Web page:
History and Government
According to legend, Lagangilang derived its name from combining the words "ilang-ilang" and "lagam". Ilang-ilang, predominant in the municipality, is a tree whose flowers emit a distinctively sweet scent especially at night. Lagam, meaning bravery, is the name of a famous Tinguian leader who once ruled and defended the original Tinguian village of Lagangilang along the eastern bank of the Abra River from adversaries.
In 1908, Lagangilang became a municipal district from a small settlement of Tinguians called Itnegs. In 1910, the first missionary station was established and in 1918, Lagangilang became a full-fledged municipality. During the latter part of the Spanish Regime, traders from Ilocos Sur, using the Abra River as route, sailed upstream to barter goods for land. The Ilocanos' first settlement was barangay Aguet, half kilometer west of the Poblacion. Ever searching for a better place to live in, the Ilocano immigrants spread eastward along the Baay River founding the communities of Presentar, Nagtupacan, Dalaguisen, Taping, Bio and San Isidro.
An important institution that helped shape the municipality is the 82-year old school established in 1908 during the American Regime by an American named Amos E. Allen. The Americans took turn in its administration until 1917, when the first Filipino administrator, Jose Reyna, took over. The school became an agricultural college on June 6, 1966, by virtue of Republic Act No. 4647. During World War II, the school served as the seat of the military government of Abra.
As it was in its olden days, the municipality is one of the major learning centers of the province catering not only to the educational needs of Abra but also to neighboring provinces such as Ilocos Sur, Ilocos Norte, La Union and Mountain Province.
Past to present municipal chief executives of Lagangilang are: Cagaid Omli, Valentin Bintucan, Eusebio Omli (1940), Jose Wagayen (1943), Jose Tuazon, Gregorio Danga-ap, Avelino Lumcang (1955-1960), Ricardo Lunizo (1960-1963), Emeterio Atmosfera (1964-1978), Jesus Villamor, Sr. (1979-1984), Eduardo Lumcang (1979-1985), Johnny Omli (1986), Isidro Tuzon (1987), Romeo Villamor, Sr. (1988 to present).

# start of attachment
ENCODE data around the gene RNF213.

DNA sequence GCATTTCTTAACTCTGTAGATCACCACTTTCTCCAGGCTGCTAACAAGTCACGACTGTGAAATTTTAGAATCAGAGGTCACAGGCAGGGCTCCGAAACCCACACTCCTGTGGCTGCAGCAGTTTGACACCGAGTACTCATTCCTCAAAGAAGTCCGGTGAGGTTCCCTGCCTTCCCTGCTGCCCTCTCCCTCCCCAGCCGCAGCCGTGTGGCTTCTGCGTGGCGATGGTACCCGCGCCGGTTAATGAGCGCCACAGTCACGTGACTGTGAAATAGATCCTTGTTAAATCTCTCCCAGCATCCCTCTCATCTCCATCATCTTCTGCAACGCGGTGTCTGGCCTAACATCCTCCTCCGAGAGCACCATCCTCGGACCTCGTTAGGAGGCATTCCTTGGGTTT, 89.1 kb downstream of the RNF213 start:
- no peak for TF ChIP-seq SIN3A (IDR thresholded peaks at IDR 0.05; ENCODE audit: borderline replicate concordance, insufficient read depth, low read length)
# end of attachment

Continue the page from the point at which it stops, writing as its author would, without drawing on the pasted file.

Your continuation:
At present, Lagangilang is subdivided into 17 barangays: Aguet, Bacooc, Balais, Cayapa, Dalaguisen, Laguiben, Lagben, Laang, Nagtupacan, Nagtipulan, Pawa, Presentar, Tagodtod, Taping, Poblacion, Paganao and San Isidro.
Lagangilang lies about 21 km. northeast of the capital town of Bangued. It is bounded on the north by the municipalities of San Juan and Dolores, on the west by the municipality of Tayum, on the south by the municipalities of Bucay and Sallapadan, on the east by the municipality of Licuan-Baay and on the southeast by the municipality of Tineg.
With the municipality's land area of 6,910 has., the land use distribution is as follows: built-up area - 36.5 has., agricultural area - 918.0 has., forest land - 4,522.5 has., pasture land - 1,283.0 has. and inland fisheries and other uses - 150.0 has. The municipality is predominantly forest land with 4,522.5 has. or an equivalent of 65.5% of its total land area. On urban land use, the urban land area of 113.37 has. is classified as follows: residential - 8.6 has., commercial - 3.75 has., institutional - 5.77 has., agricultural - 90.5 has., and parks and open spaces - 4.75 has.
The Tinguians being the native of the place and with the integration of the early immigrants from the province of Ilocos, Lagangilang is at present home to both Tinguians and Ilocanos having a total population of 12,023. Of the total municipal population, 71% are estimated to be Ilocanos, 25% are Tinguians and the remaining 4% comprising other ethnic groups. Other population data include a total number of 2,153 households with an average household size of 5.57 and an annual population growth rate of 1.26% covering the year 1990-1995. Comparing the population of 1995 with that of 1990 which was 11,335, the population increase was 5.7%. The number of household in 1990 was 2,051 increasing to 2,153 households in 1995 with an equivalent increase of 4.97%. The average household size remained at 6 with the annual growth rate dropping to 1.26% from 2.75% in 1990.
The municipality's economy is agriculture based with palay production as the main activity. Of the total agricultural land area of 918.0 has., only 215.0 has. are irrigated and 595.25 has. being rainfed. Upland agricultural land has a land area of 26.0 has. while the remaining 80.75 has. are cropland planted to other crops such as beans, legumes, vegetables, rootcrops and sugarcane. Secondary to farming, other industries existing in the municipality include livestock production, fishing and cottage industries such as weaving.